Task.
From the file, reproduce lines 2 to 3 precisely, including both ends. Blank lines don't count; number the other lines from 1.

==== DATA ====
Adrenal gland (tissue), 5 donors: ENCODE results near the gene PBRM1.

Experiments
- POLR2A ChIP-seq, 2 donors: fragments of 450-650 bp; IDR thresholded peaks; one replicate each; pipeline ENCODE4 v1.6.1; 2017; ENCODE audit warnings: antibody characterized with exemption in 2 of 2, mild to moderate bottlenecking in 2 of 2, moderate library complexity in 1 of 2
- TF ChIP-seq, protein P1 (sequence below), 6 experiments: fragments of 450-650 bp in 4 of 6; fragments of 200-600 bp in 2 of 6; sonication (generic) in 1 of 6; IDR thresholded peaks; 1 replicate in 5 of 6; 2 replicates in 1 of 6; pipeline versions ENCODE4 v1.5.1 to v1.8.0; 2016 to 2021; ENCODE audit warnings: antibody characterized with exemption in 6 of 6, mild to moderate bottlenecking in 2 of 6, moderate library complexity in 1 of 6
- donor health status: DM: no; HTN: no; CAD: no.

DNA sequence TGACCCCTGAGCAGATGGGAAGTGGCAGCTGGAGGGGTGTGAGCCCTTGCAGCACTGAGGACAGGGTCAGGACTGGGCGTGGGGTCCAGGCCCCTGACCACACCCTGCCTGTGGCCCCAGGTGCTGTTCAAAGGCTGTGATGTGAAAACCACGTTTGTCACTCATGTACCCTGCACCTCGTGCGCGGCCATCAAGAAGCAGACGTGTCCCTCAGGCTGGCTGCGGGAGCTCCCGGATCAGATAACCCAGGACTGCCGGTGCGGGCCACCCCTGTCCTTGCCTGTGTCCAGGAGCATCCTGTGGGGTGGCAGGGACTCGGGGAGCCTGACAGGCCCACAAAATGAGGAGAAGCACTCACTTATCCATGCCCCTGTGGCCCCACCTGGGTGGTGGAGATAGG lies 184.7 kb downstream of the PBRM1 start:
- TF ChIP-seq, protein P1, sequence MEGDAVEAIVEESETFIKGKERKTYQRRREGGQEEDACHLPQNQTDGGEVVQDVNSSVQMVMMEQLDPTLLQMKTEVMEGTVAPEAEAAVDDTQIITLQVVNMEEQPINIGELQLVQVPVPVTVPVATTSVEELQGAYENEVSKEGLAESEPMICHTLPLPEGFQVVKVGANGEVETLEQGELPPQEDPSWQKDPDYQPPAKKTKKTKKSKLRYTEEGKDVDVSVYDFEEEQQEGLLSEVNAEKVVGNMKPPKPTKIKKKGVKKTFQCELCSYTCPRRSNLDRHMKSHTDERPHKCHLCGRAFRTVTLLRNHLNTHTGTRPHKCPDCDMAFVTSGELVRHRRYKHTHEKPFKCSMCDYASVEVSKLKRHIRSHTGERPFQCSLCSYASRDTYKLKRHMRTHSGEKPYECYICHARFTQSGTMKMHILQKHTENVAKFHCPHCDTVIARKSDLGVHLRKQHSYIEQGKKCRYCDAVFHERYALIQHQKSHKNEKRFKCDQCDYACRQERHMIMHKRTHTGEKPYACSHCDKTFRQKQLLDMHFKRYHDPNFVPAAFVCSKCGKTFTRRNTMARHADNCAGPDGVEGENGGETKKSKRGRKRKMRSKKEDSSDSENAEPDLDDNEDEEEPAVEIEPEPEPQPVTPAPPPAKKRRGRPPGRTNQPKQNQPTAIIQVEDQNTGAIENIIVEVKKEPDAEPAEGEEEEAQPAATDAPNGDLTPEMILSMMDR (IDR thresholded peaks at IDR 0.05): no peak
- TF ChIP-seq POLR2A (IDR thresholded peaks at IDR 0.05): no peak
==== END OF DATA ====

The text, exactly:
Experiments
- POLR2A ChIP-seq, 2 donors: fragments of 450-650 bp; IDR thresholded peaks; one replicate each; pipeline ENCODE4 v1.6.1; 2017; ENCODE audit warnings: antibody characterized with exemption in 2 of 2, mild to moderate bottlenecking in 2 of 2, moderate library complexity in 1 of 2